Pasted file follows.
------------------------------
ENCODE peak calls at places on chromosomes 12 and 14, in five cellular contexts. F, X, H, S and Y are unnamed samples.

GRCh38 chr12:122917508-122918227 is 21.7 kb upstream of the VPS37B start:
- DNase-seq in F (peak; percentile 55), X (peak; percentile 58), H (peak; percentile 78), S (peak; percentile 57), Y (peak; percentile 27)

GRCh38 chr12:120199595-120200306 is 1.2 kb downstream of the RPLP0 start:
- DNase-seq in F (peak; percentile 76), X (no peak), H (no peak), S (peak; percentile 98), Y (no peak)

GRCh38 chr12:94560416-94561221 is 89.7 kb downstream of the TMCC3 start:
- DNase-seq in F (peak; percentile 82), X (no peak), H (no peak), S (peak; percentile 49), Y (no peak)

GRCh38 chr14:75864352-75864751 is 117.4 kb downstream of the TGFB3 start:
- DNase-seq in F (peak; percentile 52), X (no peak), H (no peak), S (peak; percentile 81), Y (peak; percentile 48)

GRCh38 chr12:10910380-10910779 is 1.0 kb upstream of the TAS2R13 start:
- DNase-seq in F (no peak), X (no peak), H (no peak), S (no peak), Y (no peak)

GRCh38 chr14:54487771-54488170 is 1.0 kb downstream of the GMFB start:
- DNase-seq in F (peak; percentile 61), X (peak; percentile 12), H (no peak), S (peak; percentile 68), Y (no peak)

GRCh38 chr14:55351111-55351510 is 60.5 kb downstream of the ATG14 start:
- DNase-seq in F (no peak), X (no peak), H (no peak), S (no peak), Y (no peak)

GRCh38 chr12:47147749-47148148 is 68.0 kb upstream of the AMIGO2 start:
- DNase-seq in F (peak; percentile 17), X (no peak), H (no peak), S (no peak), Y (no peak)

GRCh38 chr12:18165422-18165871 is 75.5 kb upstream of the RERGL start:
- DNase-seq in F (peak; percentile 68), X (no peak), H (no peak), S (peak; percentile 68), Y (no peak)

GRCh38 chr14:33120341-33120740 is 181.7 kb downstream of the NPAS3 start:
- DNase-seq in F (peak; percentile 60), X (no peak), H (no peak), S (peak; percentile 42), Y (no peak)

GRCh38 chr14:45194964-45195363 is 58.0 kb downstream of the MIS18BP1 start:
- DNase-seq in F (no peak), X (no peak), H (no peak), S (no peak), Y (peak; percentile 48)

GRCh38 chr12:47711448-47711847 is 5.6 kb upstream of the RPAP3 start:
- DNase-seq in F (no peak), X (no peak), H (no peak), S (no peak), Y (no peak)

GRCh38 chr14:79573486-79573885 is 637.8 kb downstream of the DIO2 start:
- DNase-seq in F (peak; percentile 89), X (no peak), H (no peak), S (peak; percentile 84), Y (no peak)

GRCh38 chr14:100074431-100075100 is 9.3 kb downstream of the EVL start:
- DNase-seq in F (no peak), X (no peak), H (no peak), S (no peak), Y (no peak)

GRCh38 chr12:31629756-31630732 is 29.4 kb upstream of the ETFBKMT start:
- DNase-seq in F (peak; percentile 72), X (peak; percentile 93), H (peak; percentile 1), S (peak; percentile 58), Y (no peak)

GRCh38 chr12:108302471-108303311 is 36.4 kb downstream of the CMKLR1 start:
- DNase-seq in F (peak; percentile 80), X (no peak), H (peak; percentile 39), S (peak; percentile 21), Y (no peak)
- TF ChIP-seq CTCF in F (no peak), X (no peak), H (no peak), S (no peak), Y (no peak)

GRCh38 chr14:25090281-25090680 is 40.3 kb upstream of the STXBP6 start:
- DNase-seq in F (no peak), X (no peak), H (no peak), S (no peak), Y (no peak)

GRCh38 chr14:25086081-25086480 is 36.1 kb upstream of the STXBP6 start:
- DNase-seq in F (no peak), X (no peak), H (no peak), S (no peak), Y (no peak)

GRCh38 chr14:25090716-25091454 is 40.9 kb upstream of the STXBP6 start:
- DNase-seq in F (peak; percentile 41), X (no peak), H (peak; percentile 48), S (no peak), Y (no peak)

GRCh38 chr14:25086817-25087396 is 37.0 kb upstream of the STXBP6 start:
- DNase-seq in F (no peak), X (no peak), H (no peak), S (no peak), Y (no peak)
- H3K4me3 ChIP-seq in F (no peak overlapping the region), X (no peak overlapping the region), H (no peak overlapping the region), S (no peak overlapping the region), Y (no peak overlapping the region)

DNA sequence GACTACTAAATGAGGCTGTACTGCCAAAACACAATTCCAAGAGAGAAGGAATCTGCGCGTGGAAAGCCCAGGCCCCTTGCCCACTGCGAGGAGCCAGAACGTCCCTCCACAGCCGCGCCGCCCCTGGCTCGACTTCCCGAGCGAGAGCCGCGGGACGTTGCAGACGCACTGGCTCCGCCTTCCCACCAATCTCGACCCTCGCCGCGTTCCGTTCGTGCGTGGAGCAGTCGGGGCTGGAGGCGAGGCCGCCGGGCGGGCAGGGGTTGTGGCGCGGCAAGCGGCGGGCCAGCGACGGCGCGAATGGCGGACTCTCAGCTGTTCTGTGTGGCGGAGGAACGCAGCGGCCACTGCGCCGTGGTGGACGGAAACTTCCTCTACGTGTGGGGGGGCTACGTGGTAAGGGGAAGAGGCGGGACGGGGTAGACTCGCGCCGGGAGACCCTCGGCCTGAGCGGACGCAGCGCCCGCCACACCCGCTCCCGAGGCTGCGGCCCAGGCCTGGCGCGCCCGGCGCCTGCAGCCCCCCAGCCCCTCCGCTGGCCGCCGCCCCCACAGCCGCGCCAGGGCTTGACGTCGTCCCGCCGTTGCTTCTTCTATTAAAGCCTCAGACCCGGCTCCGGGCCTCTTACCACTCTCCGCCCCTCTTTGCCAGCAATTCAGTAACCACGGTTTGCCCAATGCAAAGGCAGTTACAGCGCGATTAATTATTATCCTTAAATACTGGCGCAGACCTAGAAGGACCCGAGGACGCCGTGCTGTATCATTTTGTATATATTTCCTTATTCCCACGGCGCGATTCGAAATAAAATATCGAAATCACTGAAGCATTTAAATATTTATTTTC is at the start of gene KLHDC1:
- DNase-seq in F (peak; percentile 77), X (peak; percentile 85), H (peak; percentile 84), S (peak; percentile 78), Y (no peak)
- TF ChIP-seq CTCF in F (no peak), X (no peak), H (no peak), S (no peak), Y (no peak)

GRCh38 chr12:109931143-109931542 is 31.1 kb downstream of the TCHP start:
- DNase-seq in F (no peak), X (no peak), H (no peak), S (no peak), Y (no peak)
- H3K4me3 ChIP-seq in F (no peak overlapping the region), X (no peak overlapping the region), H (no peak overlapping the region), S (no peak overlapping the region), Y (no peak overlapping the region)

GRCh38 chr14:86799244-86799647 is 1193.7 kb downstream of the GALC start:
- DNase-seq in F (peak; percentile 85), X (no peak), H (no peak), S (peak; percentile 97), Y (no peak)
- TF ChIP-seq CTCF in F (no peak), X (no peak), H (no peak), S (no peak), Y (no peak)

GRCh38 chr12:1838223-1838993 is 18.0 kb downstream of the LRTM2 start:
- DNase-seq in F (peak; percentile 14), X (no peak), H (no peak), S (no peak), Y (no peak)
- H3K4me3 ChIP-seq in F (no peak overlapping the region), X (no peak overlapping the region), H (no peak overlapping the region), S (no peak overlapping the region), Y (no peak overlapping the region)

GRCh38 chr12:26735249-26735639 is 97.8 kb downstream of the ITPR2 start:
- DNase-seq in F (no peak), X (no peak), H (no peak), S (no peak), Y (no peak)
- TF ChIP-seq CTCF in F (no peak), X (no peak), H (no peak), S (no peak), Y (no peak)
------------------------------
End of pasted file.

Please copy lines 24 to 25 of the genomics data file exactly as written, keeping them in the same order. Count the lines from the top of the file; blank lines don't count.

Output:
GRCh38 chr12:47711448-47711847 is 5.6 kb upstream of the RPAP3 start:
- DNase-seq in F (no peak), X (no peak), H (no peak), S (no peak), Y (no peak)